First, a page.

We now return to the fun stuff.  :)


Magical Mama Rachel writes:

I've been doing a fun thing with my 2 year old son lately that I thought I would share.  I had been having a time of it getting him settled down at night, so I started trying to make up stories to tell him after the lights were off, but I'm not always good at coming up with story ideas.  One night I handed him an inflatable globe he has, and told him to point to any place on the globe and I would tell him a story about an animal from there.  It worked so well, that it has become a staple of our nighttime routine.  We've had stories about the jaguars in Brazil, the wolves in Russia, the Kangaroos in Australia, etc..  The other night he stunned me when he grabbed the globe, turned it over and pointed to the South Pole, asking if I would, "say another story about the penguins in Antarctica".  Kids can really surprise you.

Thanks Rachel!

Dinosaur Concentration
Here's a page where you can print out your own dinosaur cards to play concentration, match up, or make up your own games.  Fun!

Tie Dye Socks!

Here's an easy way to do tie-dye with the kiddos.

Permanent markers in 2-3 colors (NOT washable)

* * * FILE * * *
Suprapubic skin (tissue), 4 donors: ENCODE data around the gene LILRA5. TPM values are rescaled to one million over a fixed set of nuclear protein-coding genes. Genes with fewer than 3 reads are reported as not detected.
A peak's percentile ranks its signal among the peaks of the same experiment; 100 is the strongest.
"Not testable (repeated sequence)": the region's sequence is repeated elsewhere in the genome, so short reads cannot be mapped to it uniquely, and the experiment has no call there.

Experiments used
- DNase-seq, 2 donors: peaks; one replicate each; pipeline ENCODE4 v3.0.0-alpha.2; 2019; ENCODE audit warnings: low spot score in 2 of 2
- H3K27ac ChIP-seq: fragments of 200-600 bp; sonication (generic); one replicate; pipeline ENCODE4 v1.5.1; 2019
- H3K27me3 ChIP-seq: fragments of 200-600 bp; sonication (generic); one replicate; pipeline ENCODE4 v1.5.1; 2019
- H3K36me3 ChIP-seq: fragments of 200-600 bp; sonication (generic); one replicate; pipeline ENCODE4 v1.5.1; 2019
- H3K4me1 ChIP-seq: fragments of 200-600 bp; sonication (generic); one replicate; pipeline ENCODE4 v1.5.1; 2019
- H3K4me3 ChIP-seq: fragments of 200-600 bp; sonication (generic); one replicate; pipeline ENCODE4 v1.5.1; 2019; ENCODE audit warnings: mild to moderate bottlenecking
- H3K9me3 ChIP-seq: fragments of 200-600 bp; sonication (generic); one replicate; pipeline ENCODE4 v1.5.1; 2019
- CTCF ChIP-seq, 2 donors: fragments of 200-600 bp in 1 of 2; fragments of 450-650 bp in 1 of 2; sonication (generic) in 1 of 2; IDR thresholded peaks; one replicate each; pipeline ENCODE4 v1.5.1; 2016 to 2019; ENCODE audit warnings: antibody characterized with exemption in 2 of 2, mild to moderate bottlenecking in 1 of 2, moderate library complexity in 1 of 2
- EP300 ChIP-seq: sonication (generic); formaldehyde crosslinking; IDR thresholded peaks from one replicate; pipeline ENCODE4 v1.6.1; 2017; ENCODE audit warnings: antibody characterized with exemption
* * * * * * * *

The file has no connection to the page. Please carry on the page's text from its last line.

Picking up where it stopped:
White socks
Rubber Bands
Rubbing alcohol
Spray bottle

1.  Bunch the rubber bands around the socks in lots of places.
2.  Use the markers to color all over the socks.  The more the better.  You can unbunch some places and rewrap them to cover more of the socks with ink.
3.  Spray all over with alcohol (have an older child or grown up do this part and watch your eyes) or blot the alcohol on with a paper towel.
4.  Let sit for 20 minutes.
5.  Tumble in a hot dryer or iron to set.

Make sure you wash in cold water only and keep them separate in case they run.  Kids can try this on t-shirts, pillow cases and more.

Magical Mama Shez shared this link to a free online magazine for kids and parents alike.  This month's issue of Saplings is 18 pages and includes everything from jack-o-lantern pizza recipes to British slang to a fall word search to information on the paraolympic games.  A truly wonderful little magazine.

Here's a page of little free, fun, educational games you can play online.  I got far too hooked on mythology hangman (it's hard!).  There's also build your own alien, solar concentration, coloring pages of famous scientists and the solar system, and lots more, plus links to educational games on other sites.

Good books for us...
I often share great books I find for little ones but here are some wonderful books I've read lately that help deal with those little ones.  All 3 have armed me with some wonderful new strategies for those times when I want to scream, throw shoes or put my head in the microwave.

Siblings Without Rivalry by Adele Faber & Elaine Mazlish
This book should be given to every mom the minute she sees a plus sign on the pregnancy test for a second child.  It's wonderful!  It is simply written with lots of examples and even has cartoons to illustrate each lesson at the end of chapters.  The authors deserve daily foot rubs for life for writing this book.  A must.

Easy To Love, Difficult to Discipline by Becky A Bailey